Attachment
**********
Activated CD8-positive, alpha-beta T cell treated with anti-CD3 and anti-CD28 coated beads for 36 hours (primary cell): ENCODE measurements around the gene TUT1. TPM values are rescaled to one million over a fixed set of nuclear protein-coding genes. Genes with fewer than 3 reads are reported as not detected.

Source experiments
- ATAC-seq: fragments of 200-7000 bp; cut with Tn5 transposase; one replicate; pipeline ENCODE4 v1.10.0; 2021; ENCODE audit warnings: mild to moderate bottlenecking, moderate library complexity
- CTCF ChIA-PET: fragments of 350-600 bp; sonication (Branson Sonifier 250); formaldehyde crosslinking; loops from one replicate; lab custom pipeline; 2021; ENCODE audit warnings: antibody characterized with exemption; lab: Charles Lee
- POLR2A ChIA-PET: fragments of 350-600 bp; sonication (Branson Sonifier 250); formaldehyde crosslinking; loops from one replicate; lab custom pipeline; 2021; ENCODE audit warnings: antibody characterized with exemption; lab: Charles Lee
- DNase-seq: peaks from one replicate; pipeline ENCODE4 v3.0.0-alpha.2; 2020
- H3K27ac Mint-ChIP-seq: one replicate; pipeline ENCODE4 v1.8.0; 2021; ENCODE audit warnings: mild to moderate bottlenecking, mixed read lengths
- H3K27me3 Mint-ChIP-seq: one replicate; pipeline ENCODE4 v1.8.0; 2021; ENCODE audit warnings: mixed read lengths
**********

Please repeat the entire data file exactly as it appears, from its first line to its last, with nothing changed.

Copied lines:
Activated CD8-positive, alpha-beta T cell treated with anti-CD3 and anti-CD28 coated beads for 36 hours (primary cell): ENCODE measurements around the gene TUT1. TPM values are rescaled to one million over a fixed set of nuclear protein-coding genes. Genes with fewer than 3 reads are reported as not detected.

Source experiments
- ATAC-seq: fragments of 200-7000 bp; cut with Tn5 transposase; one replicate; pipeline ENCODE4 v1.10.0; 2021; ENCODE audit warnings: mild to moderate bottlenecking, moderate library complexity
- CTCF ChIA-PET: fragments of 350-600 bp; sonication (Branson Sonifier 250); formaldehyde crosslinking; loops from one replicate; lab custom pipeline; 2021; ENCODE audit warnings: antibody characterized with exemption; lab: Charles Lee
- POLR2A ChIA-PET: fragments of 350-600 bp; sonication (Branson Sonifier 250); formaldehyde crosslinking; loops from one replicate; lab custom pipeline; 2021; ENCODE audit warnings: antibody characterized with exemption; lab: Charles Lee
- DNase-seq: peaks from one replicate; pipeline ENCODE4 v3.0.0-alpha.2; 2020
- H3K27ac Mint-ChIP-seq: one replicate; pipeline ENCODE4 v1.8.0; 2021; ENCODE audit warnings: mild to moderate bottlenecking, mixed read lengths
- H3K27me3 Mint-ChIP-seq: one replicate; pipeline ENCODE4 v1.8.0; 2021; ENCODE audit warnings: mixed read lengths